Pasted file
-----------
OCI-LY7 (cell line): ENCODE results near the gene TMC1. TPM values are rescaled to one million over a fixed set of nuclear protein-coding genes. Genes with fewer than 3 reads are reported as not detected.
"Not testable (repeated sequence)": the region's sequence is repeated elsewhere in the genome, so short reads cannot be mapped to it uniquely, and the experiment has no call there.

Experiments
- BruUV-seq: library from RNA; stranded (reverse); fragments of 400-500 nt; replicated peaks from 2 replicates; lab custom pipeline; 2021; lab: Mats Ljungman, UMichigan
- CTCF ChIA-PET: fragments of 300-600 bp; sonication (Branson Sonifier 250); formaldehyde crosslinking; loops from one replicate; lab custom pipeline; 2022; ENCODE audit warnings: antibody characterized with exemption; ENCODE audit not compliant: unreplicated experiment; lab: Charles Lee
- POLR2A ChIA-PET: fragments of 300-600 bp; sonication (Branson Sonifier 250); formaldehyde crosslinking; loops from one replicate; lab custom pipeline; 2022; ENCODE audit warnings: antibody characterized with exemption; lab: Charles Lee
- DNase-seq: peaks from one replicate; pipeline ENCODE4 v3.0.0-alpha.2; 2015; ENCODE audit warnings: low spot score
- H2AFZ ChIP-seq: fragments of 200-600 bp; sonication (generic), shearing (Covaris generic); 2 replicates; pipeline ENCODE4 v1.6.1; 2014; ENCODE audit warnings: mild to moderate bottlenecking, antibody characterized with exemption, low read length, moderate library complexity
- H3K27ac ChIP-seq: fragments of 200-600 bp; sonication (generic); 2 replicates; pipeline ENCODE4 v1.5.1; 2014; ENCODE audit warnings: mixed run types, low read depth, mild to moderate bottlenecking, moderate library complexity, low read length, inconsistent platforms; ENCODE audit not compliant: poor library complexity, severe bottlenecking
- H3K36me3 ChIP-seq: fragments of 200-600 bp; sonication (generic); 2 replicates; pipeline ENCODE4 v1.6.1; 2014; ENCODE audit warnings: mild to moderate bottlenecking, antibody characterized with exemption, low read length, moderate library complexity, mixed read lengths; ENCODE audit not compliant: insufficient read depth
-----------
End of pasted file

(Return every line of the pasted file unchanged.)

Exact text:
OCI-LY7 (cell line): ENCODE results near the gene TMC1. TPM values are rescaled to one million over a fixed set of nuclear protein-coding genes. Genes with fewer than 3 reads are reported as not detected.
"Not testable (repeated sequence)": the region's sequence is repeated elsewhere in the genome, so short reads cannot be mapped to it uniquely, and the experiment has no call there.

Experiments
- BruUV-seq: library from RNA; stranded (reverse); fragments of 400-500 nt; replicated peaks from 2 replicates; lab custom pipeline; 2021; lab: Mats Ljungman, UMichigan
- CTCF ChIA-PET: fragments of 300-600 bp; sonication (Branson Sonifier 250); formaldehyde crosslinking; loops from one replicate; lab custom pipeline; 2022; ENCODE audit warnings: antibody characterized with exemption; ENCODE audit not compliant: unreplicated experiment; lab: Charles Lee
- POLR2A ChIA-PET: fragments of 300-600 bp; sonication (Branson Sonifier 250); formaldehyde crosslinking; loops from one replicate; lab custom pipeline; 2022; ENCODE audit warnings: antibody characterized with exemption; lab: Charles Lee
- DNase-seq: peaks from one replicate; pipeline ENCODE4 v3.0.0-alpha.2; 2015; ENCODE audit warnings: low spot score
- H2AFZ ChIP-seq: fragments of 200-600 bp; sonication (generic), shearing (Covaris generic); 2 replicates; pipeline ENCODE4 v1.6.1; 2014; ENCODE audit warnings: mild to moderate bottlenecking, antibody characterized with exemption, low read length, moderate library complexity
- H3K27ac ChIP-seq: fragments of 200-600 bp; sonication (generic); 2 replicates; pipeline ENCODE4 v1.5.1; 2014; ENCODE audit warnings: mixed run types, low read depth, mild to moderate bottlenecking, moderate library complexity, low read length, inconsistent platforms; ENCODE audit not compliant: poor library complexity, severe bottlenecking
- H3K36me3 ChIP-seq: fragments of 200-600 bp; sonication (generic); 2 replicates; pipeline ENCODE4 v1.6.1; 2014; ENCODE audit warnings: mild to moderate bottlenecking, antibody characterized with exemption, low read length, moderate library complexity, mixed read lengths; ENCODE audit not compliant: insufficient read depth